Ibarra admitted in a blog posting that he was responsible for the attacks and said his “purpose was to denounce the church, and that was one way using many websites that I have. Greetings from Monterrey, Nuevo Leon, Mexico.”
CNA’s IT director, Jose Zapata, said the Holy See was not “technically hacked,” but rather was the target of what is known as “Google bombing,” which consists of manipulating the search results of a particular word.
I'm a real fan of Lino and his "Catholic Guy" show.
Climbing the Holy Stairs on one's knees, getting a blessing from Pope Benedict XVI, visiting dark catacombs and downing green Sambuca and mounds of pasta carbonara well past midnight.
That's just a small sampling from the itinerary of a new and rather novel Italian pilgrimage led by U.S. radio talk show host, "The Catholic Guy," Lino Rulli.
Rulli and 40 listeners of his nationally broadcast radio show traveled with Father Rob Keighron of St. Helen Church, Howard Beach, N.Y., to have what Rulli called "the best and the worst pilgrimage in the world."
Disappointing, but not unexpected
The U.S. Senate Judiciary Committee has approved the nomination of Elena Kagan to the U.S. Supreme Court by a vote of 13-6, after two hours of further debate. The full Senate will now have to take up the task of confirming Kagan, President Obama’s choice to succeed the retiring Associate Justice John Paul Stevens.
Sen. Lindsey Graham (R-S.C.) broke ranks with fellow Republicans on the committee to cast the only GOP vote in favor of Kagan. Graham had sent signals that he would support Kagan, despite her leftist ideological leanings. Committee Democrats were unanimous in their support.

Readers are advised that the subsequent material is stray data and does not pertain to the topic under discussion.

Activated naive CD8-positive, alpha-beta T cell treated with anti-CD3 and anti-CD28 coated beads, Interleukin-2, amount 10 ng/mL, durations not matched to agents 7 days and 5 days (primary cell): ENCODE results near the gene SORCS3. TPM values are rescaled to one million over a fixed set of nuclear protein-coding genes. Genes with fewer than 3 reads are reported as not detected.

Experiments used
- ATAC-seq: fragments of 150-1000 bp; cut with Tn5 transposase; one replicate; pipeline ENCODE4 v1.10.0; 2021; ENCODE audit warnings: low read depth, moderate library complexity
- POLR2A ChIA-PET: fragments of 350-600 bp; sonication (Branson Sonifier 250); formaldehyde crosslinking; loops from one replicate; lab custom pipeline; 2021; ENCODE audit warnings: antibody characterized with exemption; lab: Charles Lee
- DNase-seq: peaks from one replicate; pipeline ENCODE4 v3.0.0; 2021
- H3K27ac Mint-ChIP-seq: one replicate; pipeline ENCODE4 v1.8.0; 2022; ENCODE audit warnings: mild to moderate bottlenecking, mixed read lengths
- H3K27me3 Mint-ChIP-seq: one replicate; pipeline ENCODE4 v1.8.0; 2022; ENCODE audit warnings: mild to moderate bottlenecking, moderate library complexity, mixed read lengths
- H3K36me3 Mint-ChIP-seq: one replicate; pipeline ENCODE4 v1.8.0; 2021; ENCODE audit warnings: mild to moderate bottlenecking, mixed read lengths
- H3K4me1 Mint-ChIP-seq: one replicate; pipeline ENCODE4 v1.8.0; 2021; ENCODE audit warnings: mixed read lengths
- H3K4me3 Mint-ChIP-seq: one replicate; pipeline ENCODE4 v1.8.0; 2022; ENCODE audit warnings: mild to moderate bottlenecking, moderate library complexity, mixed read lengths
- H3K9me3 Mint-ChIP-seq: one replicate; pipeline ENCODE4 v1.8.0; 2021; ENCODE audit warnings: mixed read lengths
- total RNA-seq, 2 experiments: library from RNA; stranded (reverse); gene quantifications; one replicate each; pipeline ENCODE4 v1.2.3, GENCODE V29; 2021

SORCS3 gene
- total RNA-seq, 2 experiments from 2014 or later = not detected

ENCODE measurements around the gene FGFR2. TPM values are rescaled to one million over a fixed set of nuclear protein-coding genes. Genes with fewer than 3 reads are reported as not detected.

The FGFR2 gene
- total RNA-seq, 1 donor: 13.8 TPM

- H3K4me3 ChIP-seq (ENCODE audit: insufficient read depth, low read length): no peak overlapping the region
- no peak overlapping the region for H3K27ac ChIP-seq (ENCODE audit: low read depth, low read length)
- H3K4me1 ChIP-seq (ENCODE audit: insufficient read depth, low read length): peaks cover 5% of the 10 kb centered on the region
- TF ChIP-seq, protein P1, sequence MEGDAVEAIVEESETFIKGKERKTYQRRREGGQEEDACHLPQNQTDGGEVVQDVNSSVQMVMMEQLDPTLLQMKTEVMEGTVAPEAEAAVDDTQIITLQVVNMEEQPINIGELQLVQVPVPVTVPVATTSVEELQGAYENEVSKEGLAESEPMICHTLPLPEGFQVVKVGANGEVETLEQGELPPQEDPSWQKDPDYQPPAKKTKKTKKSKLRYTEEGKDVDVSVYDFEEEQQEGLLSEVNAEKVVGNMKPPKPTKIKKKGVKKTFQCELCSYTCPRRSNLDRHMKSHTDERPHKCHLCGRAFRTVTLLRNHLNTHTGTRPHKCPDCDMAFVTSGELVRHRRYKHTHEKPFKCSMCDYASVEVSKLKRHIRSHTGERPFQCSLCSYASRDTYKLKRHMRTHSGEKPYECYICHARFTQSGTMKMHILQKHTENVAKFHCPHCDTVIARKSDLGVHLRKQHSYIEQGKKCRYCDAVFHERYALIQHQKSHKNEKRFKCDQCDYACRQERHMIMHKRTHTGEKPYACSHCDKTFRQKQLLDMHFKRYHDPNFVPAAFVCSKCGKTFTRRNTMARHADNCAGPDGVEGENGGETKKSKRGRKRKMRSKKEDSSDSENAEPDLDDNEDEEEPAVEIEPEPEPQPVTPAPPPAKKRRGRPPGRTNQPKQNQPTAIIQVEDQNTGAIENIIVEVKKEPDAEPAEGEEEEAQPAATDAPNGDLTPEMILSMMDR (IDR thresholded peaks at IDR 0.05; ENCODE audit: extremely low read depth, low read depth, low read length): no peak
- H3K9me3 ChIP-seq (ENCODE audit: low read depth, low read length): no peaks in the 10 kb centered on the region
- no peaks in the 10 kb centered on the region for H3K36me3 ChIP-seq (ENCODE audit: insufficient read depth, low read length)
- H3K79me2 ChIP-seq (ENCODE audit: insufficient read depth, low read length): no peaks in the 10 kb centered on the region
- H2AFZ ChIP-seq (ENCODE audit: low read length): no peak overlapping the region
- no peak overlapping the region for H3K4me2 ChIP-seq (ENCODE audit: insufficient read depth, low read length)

"What's in Elena Kagan's heart is that of a good person who adopts a philosophy I disagree with," Graham said. However, he said that Kagan showed him she was “qualified” to fill the vacancy on the court.
"She will serve this nation honorably, and it would not have been someone I would have chosen, but the person who did choose, President Obama, I think chose wisely," said Graham.
However, Sen. Jeff Sessions (R-Ala.) disagreed, and said to his colleagues that Kagan’s judicial philosophy was a serious issue, because it would inform how she interprets and respects the laws and Constitution of the United States.
The Saint of the Day for July 21 is St. Lawrence of Brindisi.
His name was Julius Caesar, and he was born at Brindisi in the kingdom of Naples in 1559. Educated in Venice at the College of St. Mark, he entered the Capuchins and was given the name Lawrence. Finishing his studies at the University of Padua, he showed a flair for languages, mastering Hebrew, Greek, German, Bohemian, Spanish, and French, and showed an extraordinary knowledge of the text of the Bible.
While still a deacon, St. Lawrence of Brindisi became known as an excellent preacher and after his ordination startled the whole of northern Italy with his amazing sermons. Sent into Germany by the pope to establish Capuchin houses, he became chaplain to Emperor Rudolf II and had a remarkable influence on the Christian soldiers fighting the Muslims when they were threatening Hungary in 1601. Through his efforts, the Catholic League was formed to give solidarity to the Catholic cause in Europe. Sent by the emperor to persuade Philip III of Spain to join the League, he established a Capuchin friary in Madrid. He also brought peace between Spain and the kingdom of Savoy.
His compassion for the poor, the needy, and the sick was legendary. Elected minister-general of his order in 1602, he made the Capuchins a major force in the Catholic Restoration, visiting every friary in the thirty-four provinces of the order and directing the work of nine thousand friars. He himself was a dominant figure in carrying out the work of the Council of Trent and was described by Pope Benedict XV as having earned "a truly distinguished place among the most outstanding men ever raised up by Divine Providence to assist the Church in time of distress."
In 1619, he undertook a journey to see King Philip III of Spain on behalf of the oppressed people of Naples who were ruled by a tyrannical governor. Lawrence reached Lisbon where the king was residing, and it was there that his last illness overtook him. His body was carried back to Spain and buried in the church of the Poor Clares at Villafranca del Bierzo.
Lawrence was canonized by Pope Leo XIII in 1881 and declared a Doctor of the Church by Pope John XXIII in 1959.